Recently, i posted essays on Lake View Cemetery (a, b). It is a place that can be photographed repeatedly. It is the Who was Who in Cleveland; beyond that, it has had some serious landscaping. One can, rightfully, consider it a sculpture garden.
I have seen people outside the area (Cleve., O.), and outside the country interested in one particular piece: the Haserot bronze angel, created by Herman Matzen, and called by some, 'the Angel of Death Victorious' [i have not yet discovered the source]. Some just call it the 'seated angel', or the 'crying angel'. There is also a Haserot stone woman in the cemetery by Joseph Carabelli. This verdigris vision is right below the Hanna mausoleum. Hanna was the man who bought, and stole the 1896 presidential election for McKinley from Bryan. That mausoleum is marked by a worn rubber mat on the sidewalk leading to it.
The other angel that is popular was sculpted by James Earle Fraser. Fraser did many American historical statues (Franklin, Patton, Lincoln). The buffalo and Indian head nickel was his design. John Milton Hay died in 1905 as the Secretary of State. He had married a daughter of the railroad, and steel mill, magnate, and bridge architect, Amasa Stone of Cleveland. In 1916 Fraser carved a monument of soft, fossil bearing, limestone.
Hay created the 'Open Door Policy' in China. The beginnings of American imperialism, was seriously begun in the administrations of McKinley, and Theodore Roosevelt. US troops joined in the quelling of the Boxer Rebellion in China. The US fought Spain for their remaining overseas empire. The Caribbean was becoming an American lake. Hay wrote to Theo. Roosevelt that the Spanish war was "a splendid little war".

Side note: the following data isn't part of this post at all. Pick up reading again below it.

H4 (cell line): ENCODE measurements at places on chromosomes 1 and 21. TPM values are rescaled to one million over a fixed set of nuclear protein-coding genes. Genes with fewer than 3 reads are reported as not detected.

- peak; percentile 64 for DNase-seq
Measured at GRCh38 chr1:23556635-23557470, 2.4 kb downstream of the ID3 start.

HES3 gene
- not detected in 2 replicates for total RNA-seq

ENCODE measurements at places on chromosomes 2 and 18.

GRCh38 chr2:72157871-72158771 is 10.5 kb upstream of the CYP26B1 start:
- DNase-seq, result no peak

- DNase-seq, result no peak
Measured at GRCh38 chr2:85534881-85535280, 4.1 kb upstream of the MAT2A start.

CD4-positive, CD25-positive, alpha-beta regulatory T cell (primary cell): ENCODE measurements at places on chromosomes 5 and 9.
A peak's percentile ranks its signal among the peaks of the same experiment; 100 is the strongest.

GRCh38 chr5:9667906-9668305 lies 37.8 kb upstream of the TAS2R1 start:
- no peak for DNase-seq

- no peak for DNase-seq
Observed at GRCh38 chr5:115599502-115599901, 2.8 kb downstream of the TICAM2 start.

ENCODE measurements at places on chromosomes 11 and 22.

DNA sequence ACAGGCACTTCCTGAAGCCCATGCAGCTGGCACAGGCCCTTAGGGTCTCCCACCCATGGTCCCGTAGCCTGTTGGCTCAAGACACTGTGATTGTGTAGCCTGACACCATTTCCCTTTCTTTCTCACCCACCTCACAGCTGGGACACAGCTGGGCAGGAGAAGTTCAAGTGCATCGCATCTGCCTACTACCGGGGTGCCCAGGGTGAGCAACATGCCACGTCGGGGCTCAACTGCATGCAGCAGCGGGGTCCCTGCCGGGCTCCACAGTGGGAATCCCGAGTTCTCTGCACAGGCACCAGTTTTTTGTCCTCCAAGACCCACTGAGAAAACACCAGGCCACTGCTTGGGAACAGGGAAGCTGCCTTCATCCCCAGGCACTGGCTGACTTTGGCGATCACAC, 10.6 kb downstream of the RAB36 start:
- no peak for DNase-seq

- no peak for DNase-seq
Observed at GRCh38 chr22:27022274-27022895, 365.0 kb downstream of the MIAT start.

It is an odd, martial angel with a stele quoting James iii. 18, “And the fruit of righteousness is sown in peace of them that make peace.” The stone is not strong enough to withstand the rain, and snow of Cleveland, and is being washed away. The original, sword shaft has been replaced by concrete cement, and is noticeably different in shade, and texture. The pedestal is of granite and is mostly covered by blue spruce, which greatly adds scenic ornament.
It is a naked, almost, burly Saint Michael. The wings are there, but not prominent when viewed directly. He is helmeted, and is gazing downwards with arms crossed, expressionless. He is more of a gladiatorial guard than Christian angel.